African orphan transforms the life of a foreign correspondent Neely Tucker, a foreign correspondent for The Detroit Free Press and Knight Ridder, was transferred in 1997 from his post as a roving reporter in Eastern Europe to Zimbabwe. When he wasn't traveling on assignment in war-ravaged sub-Saharan Africa, Tucker and his wife, Vita, volunteered at an orphanage in the capital city of Harare.

The orphanage, probably the best in the country, was woefully underfunded. A shocking number of infants fell sick and died. Tucker and his wife began to care for one of the most gravely ill of these children, an infant girl named Chipo (which means "gift" to the Shona-speaking majority of Zimbabweans) who had been abandoned in a field just moments after she was born. Very quickly, the childless couple decided to adopt Chipo.

Love in the Driest Season: A Family Memoir is Tucker's completely absorbing account of the couple's efforts to overcome both a maddening social service bureaucracy and a deep cultural prejudice against foreign adoptions and gain Chipo as their daughter. Good writer that he is, Tucker also tells a story of larger and deeper human transformations.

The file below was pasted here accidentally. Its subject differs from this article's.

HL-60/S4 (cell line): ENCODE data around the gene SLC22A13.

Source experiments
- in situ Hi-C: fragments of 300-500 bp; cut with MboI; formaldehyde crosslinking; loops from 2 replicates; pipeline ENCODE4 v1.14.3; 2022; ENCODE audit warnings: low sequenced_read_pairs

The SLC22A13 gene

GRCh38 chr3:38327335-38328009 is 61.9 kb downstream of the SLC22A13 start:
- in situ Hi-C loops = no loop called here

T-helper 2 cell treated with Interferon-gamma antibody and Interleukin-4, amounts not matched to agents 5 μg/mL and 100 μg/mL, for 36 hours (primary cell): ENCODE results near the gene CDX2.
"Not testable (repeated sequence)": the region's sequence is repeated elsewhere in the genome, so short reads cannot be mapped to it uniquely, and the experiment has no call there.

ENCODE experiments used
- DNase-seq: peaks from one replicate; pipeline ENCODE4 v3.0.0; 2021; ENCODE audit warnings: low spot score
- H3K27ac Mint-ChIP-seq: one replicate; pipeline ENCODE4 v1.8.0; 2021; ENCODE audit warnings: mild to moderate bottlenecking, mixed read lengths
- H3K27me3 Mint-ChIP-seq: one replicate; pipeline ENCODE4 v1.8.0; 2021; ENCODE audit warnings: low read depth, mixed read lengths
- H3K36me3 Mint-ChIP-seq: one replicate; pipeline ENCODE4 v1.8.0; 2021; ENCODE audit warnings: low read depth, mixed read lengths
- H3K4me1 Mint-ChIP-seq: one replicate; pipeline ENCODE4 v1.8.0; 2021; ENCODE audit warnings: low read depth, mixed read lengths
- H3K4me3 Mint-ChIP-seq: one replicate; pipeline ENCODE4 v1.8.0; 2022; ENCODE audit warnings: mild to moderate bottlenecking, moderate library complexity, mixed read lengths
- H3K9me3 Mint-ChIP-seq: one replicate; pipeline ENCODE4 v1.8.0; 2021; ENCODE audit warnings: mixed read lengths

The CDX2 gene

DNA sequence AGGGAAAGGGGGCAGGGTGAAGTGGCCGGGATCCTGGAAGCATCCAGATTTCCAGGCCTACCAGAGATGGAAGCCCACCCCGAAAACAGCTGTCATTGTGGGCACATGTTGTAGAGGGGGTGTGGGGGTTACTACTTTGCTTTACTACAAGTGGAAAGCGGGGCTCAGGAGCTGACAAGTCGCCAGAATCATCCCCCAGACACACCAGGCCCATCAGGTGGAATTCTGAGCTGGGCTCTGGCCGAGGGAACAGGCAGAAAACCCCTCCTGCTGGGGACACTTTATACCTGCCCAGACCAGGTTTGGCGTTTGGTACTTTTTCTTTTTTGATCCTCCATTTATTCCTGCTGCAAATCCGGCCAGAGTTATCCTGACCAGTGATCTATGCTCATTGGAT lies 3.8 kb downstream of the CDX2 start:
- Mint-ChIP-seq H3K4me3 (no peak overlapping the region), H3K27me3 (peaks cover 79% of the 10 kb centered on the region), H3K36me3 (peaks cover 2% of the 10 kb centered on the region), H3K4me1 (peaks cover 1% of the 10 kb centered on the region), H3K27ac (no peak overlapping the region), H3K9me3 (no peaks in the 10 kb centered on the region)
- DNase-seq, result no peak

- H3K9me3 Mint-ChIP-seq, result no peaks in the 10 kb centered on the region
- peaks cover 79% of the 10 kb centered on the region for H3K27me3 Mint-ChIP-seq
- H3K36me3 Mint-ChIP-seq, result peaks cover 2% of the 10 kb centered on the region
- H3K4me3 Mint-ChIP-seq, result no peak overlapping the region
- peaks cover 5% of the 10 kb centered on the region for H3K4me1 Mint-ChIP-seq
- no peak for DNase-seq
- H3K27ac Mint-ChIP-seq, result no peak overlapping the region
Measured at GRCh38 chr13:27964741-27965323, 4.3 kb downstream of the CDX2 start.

"To say that this is an adoption book or a book about Africa is like saying The English Patient is about Egypt and World War II," Tucker says during a call to his desk at The Washington Post, where he has been a staff writer since returning from Zimbabwe in 2000. "Egypt and the war frame the experiences of the characters in that novel, just as the adoption and Africa framed my experiences. But what I hope people will understand this book to be about is a time in your life when you put everything on the table, when you just risk everything."

One of the most important things Tucker risked for Chipo and Vita was his career as a journalist. Being a reporter, Tucker says, "was not just a job I showed up to do. It was my life." And Tucker was not merely a journalist, but one of those rare journalists who sought the toughest assignments, who "had the working idea that there was a higher form of truth to be found in the world's most impoverished and violent places, a rough-hewn honesty that could not be found elsewhere." As a result, some of the most horrifying and exalted moments in Love in the Driest Season are Tucker's brief narratives about people and events he witnessed in war zones in Eastern Europe and Africa.

The decision to adopt Chipo complicated Tucker's dedication to his work as a foreign correspondent. "I just didn't think it was the responsible thing to do to spend my time that way anymore. The third time you're in Bujumbura staying in the same crappy hotel doing another story that will run on page A15 while your only child in this life learns to smile or walk or has her first day in school, you start asking yourself why you're doing this."